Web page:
This is an archived article that was published on in 2013, and information in the article may be outdated. It is provided only for personal research purposes and may not be reprinted.

If you are looking for a pile of cow manure, where better to find it than the Utah Legislature?

Kimberly Sheldon, a zoology Ph.D. from the University of Washington who is at the University of Utah conducting post-doc research on dung beetles, needed fresh dung for them.

Attorney Pat Shea, who also is an associate research professor of biology at the U., knew exactly where to go.

He contacted Rep. Mel Brown, R-Coalville, who is a dairy farmer.

When Shea, former chairman of the State Democratic Party, explained the need, Brown, in the spirit of bipartisanship, was more than happy to donate his manure for a good cause.


Here's more news of good deeds and generosity across the state:

• Former Salt Lake City Schools Superintendent M. Donald Thomas, a prolific collector who has donated most of his amassed autographs and historic documents to the University of Utah, recently noticed a 1962 school autograph book whose owner was listed as F. Craig Sudbury. Thomas, who had purchased the book at a garage sale decades ago, tracked down Sudbury, who was delighted to retrieve the autographs from his teachers and classmates at Roosevelt Junior High School 51 years ago.

• Thanks to employees of the Tooele Walmart, the Tooele Police Department and KUTV News, a 5-year-old Salt Lake County girl received the birthday presents that her family feared were lost forever. After the recent birthday party for Olivia Johnson at Jungle Jim's Playland in Midvale, a well-intentioned mother put all of Olivia's presents in her mother's white SUV. Or she thought she did — it was the wrong SUV. When Olivia's mother, Stacie, went to her car, there were no presents. More than a week later, several bags of wrapped birthday presents were discovered in the Walmart parking lot. Employees called police, who contacted KUTV, whose reporting of the mysterious birthday packages alerted the family.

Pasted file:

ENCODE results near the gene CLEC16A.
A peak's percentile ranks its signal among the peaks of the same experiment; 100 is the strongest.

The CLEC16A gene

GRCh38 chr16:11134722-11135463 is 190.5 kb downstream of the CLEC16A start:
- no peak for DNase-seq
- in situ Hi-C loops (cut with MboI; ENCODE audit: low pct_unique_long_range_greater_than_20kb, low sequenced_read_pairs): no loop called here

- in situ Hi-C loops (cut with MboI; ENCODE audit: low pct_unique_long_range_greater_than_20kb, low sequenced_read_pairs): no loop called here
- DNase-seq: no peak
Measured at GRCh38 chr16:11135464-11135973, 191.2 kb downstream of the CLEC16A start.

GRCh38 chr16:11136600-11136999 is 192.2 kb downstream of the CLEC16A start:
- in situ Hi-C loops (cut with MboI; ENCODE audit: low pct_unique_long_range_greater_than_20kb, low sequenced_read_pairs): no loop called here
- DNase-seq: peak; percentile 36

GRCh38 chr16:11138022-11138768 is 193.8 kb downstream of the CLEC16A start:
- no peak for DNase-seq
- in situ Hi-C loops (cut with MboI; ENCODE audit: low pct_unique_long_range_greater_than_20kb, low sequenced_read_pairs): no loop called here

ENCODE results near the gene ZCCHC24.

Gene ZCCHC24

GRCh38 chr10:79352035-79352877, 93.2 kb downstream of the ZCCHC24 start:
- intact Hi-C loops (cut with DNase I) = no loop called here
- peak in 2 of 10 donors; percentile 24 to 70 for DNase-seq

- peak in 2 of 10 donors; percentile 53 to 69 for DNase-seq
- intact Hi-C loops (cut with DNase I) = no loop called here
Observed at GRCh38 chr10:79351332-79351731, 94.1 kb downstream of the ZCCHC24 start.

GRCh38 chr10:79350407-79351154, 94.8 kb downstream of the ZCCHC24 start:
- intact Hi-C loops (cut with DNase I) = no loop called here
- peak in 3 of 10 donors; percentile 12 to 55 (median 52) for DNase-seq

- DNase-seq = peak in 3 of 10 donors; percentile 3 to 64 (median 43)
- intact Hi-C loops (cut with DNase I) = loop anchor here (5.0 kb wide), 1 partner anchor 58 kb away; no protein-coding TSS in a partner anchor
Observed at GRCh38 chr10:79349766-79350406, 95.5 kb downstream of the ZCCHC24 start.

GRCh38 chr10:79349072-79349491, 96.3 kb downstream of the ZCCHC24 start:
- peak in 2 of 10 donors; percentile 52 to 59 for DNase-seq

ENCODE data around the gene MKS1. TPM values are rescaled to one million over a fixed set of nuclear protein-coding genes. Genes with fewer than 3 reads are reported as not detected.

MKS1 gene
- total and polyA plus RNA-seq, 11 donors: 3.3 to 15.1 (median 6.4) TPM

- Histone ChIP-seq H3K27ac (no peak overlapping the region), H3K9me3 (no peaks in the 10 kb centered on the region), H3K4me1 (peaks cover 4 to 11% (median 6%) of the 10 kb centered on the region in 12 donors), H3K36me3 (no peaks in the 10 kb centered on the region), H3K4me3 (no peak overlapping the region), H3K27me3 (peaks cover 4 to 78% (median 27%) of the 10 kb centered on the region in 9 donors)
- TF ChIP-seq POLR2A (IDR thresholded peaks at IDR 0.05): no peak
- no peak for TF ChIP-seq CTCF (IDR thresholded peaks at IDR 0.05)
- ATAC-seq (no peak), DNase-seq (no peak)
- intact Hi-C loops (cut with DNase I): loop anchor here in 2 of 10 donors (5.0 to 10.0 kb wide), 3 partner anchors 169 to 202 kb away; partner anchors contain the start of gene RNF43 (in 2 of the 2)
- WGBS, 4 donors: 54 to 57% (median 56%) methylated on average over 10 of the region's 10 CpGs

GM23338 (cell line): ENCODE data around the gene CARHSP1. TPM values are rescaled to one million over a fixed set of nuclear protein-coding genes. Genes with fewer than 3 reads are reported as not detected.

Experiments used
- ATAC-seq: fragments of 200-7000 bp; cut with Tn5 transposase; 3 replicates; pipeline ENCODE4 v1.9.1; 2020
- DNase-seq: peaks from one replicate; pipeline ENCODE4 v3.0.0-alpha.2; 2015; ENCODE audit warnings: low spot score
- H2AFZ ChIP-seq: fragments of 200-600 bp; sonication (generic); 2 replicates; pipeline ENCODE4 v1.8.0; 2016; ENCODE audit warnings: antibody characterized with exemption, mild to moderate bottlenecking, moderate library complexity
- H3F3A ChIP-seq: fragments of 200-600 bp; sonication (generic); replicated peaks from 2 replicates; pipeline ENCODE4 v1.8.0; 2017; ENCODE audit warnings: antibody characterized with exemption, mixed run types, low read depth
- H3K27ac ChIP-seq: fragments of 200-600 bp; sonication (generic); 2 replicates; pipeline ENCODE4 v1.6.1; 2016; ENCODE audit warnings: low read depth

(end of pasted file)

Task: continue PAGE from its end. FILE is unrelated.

• Miriam B. Sayer, who has a disability, was in her home, part of a four-plex, when a fire erupted in another unit. Sayer's friend, Cynthia Fuit got her out of the house and returned to find burning rags next to a stove and put them out before the whole building ignited.

• Earlier this year, East Carbon Police Chief Sam Leonard received a 50-cent hourly pay raise from the City Council for earning a Crisis Intervention Team certification. But he told the council to give the raise to city receptionist Bessie Powell instead.

• Lucy Jordan figured her wallet was gone forever after she discovered she had left it in a shopping cart in the Home Depot parking lot at 3300 South and Highland Drive. But a shopper found the wallet in the cart and turned it in to customer service. Everything, including the cash, was intact.

• Eric Sachs and his son noticed a man near the Fort Union Family Center holding a sign that said "Hungry." Sachs, according to a letter he wrote to the Cottonwood Heights City Council, then watched as a Cottonwood Heights police officer pulled up next to the man and gave him an energy bar. "The man truly was hungry," Sachs wrote. "He tore open the bar and ate it faster than I have seen anyone eat anything." Sachs followed the cop so he could thank him for the example he set for Sachs' son. The good Samaritan cop's name is Casey Davies.

• Animal rights activists planned a protest of the QSaltLake Lagoon Day (also known as gay day) Aug. 4 because they didn't think the gay community should have their celebration at a park that keeps animals penned up along its Wild Kingdom train ride. QSaltLake publisher Michael Aaron learned of the protest at a park across the street from Lagoon, so he dropped by to say hello and drop off a case of bottled water.